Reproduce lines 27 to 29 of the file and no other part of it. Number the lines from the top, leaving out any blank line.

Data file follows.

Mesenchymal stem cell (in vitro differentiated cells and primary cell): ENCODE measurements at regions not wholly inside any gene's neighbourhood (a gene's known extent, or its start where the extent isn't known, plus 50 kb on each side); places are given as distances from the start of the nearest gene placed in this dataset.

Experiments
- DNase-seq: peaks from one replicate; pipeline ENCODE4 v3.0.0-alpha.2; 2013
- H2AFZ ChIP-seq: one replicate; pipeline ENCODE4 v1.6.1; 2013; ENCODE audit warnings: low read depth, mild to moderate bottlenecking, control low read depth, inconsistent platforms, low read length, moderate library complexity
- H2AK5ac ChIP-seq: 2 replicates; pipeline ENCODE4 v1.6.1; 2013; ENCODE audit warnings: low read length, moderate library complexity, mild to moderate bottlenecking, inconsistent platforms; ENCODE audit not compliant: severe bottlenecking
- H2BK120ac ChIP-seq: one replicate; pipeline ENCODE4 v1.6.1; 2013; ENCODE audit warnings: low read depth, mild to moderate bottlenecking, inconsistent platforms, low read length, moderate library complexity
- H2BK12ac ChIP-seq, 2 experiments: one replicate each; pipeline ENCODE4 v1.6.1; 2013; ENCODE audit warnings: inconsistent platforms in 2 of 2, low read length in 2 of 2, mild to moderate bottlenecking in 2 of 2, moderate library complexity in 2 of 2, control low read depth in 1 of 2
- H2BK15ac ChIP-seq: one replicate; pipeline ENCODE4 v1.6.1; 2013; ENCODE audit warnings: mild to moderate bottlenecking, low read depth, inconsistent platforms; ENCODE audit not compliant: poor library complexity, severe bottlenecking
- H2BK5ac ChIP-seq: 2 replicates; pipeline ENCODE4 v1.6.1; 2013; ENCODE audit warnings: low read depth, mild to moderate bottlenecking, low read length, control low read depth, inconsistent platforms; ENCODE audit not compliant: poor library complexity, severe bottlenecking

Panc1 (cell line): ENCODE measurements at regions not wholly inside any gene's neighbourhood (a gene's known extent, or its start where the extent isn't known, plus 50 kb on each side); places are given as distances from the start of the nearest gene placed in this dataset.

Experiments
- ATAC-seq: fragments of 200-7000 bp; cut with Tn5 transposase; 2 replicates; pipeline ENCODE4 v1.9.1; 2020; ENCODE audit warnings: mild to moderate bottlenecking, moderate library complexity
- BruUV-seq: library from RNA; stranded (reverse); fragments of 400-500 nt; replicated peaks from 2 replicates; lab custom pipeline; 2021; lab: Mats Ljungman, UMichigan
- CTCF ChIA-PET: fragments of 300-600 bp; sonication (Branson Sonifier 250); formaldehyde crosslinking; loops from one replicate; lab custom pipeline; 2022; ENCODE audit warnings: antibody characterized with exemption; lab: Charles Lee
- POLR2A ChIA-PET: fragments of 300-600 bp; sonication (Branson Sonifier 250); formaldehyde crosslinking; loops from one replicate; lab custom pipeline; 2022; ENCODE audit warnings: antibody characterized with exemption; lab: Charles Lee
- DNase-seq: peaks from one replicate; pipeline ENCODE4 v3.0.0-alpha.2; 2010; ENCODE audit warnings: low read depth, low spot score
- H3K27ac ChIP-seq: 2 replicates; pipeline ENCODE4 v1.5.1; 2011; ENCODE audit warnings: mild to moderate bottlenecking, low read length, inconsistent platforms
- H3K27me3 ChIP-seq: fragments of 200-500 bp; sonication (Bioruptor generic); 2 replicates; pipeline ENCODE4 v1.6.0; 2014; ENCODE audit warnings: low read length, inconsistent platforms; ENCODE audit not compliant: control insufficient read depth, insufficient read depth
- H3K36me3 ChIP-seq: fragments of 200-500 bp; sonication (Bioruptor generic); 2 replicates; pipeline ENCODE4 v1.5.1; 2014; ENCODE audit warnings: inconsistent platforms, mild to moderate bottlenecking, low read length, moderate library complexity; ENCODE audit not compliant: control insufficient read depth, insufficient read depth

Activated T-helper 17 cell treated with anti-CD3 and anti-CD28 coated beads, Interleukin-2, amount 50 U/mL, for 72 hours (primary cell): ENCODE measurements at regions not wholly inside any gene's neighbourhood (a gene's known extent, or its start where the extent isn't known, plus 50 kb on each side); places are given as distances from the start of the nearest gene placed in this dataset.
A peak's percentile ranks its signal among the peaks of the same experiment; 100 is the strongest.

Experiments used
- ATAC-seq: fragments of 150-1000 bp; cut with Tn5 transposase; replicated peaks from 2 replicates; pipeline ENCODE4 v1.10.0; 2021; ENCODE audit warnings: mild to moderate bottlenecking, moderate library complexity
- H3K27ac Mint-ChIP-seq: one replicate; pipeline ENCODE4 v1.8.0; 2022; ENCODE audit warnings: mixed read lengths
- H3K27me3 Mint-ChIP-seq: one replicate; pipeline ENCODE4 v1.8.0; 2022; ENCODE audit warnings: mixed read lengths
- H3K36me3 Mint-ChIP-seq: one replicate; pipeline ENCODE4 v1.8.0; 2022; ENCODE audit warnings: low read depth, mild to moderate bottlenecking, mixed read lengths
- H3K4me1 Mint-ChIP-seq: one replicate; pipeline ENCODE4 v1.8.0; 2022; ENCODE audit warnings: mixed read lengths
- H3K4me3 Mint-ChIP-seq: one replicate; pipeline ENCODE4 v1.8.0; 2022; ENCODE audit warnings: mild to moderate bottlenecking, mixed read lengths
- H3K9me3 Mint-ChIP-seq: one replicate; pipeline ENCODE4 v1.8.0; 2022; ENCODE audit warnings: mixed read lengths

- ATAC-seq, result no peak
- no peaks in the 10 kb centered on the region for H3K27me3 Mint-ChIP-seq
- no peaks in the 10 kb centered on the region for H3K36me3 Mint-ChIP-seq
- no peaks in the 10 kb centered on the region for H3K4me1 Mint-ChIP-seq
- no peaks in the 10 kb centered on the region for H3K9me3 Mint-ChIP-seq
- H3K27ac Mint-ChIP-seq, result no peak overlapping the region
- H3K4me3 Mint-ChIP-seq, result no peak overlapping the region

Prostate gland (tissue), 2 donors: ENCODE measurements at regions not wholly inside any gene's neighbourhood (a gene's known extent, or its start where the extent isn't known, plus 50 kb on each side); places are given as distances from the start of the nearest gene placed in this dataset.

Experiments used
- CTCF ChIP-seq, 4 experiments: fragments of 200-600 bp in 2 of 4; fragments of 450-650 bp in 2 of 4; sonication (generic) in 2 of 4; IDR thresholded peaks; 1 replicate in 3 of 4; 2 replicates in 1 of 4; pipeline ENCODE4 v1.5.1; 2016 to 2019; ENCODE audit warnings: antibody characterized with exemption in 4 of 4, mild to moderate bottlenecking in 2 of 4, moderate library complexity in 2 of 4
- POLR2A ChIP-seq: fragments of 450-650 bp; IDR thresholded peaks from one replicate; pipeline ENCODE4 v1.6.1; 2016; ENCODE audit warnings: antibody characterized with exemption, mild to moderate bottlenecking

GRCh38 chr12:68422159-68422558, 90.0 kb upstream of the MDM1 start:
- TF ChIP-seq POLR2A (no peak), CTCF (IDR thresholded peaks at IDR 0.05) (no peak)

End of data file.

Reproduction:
- H3K4me1 Mint-ChIP-seq: one replicate; pipeline ENCODE4 v1.8.0; 2022; ENCODE audit warnings: mixed read lengths
- H3K4me3 Mint-ChIP-seq: one replicate; pipeline ENCODE4 v1.8.0; 2022; ENCODE audit warnings: mild to moderate bottlenecking, mixed read lengths
- H3K9me3 Mint-ChIP-seq: one replicate; pipeline ENCODE4 v1.8.0; 2022; ENCODE audit warnings: mixed read lengths